M. De Santis, N. Massarelli

Employment and territorial mobility

  • Abstract

Informations and abstract

Keywords: Non-profit Organizations; Dualism; Job Creation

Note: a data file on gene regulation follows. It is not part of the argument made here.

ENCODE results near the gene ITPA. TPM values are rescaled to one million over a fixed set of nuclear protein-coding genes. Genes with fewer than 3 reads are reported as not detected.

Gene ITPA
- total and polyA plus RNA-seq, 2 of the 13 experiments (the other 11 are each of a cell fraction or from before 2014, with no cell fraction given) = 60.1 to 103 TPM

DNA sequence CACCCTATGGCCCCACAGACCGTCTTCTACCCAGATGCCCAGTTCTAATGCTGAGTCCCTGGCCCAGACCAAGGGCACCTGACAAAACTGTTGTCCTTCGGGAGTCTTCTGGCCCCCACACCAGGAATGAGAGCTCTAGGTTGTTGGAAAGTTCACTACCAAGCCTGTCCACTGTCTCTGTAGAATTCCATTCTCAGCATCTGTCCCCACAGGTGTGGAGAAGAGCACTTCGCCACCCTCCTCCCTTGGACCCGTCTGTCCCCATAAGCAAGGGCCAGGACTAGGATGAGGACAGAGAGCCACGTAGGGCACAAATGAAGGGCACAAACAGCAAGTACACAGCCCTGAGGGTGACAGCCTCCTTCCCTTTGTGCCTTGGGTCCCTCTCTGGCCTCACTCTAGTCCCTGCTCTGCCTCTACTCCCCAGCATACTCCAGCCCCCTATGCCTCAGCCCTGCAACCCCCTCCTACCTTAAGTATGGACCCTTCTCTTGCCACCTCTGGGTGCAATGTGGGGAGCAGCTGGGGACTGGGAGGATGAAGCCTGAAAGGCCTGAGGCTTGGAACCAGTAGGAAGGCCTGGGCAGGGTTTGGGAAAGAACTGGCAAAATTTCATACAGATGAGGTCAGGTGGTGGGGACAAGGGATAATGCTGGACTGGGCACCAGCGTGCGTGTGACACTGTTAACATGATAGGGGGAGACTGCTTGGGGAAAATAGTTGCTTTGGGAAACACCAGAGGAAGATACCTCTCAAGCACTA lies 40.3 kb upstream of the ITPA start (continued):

Territorial mobility for job reasons is a topic that has a great relief in a country like Italy. Information inferable from a National Statistical Institute (ISTAT) survey on Labour Forces, on the one hand provides us with indications about the characteristics of the people involved and analyzes flows direction, on the other hand it highlights meaningful differences both in structure and in territorial dynamics of employment related to job place rather than to residence. The picture that emerges describes commuting as a widespread phenomenon that involves over 9 million people, equal to the 40,1% of employment. Most transfers are not exhausted in another town of the same province of residence, but around 400.000 people work to such a distance that it doesn't allow them a daily return at home. There are different models of commuting. Centre-North regions are characterized by proximity commuting - almost all transfers are exhausted in the same province of residence or in a neighbouring province; whereas Southern regions are characterized by long distance commuting. Commuting flows going from South towards the Centre-North of Italy involve 151.000 people, equal to the 2,3% of employed residing in the South. Observing commuting flows, it is possible to individualize some poles of manpower attraction, mainly constituted by some most important Centre-North town centres, first of all Milan and Rome. Long distance commuting regards men in particular, especially those having less family responsibilities; furthermore, it concerns above all those having a temporary job, in comparison with those employed on a permanent basis or having a stable self-employment. Finally, dynamics of employment based on job place often diverges considerably from that based on region of residence.

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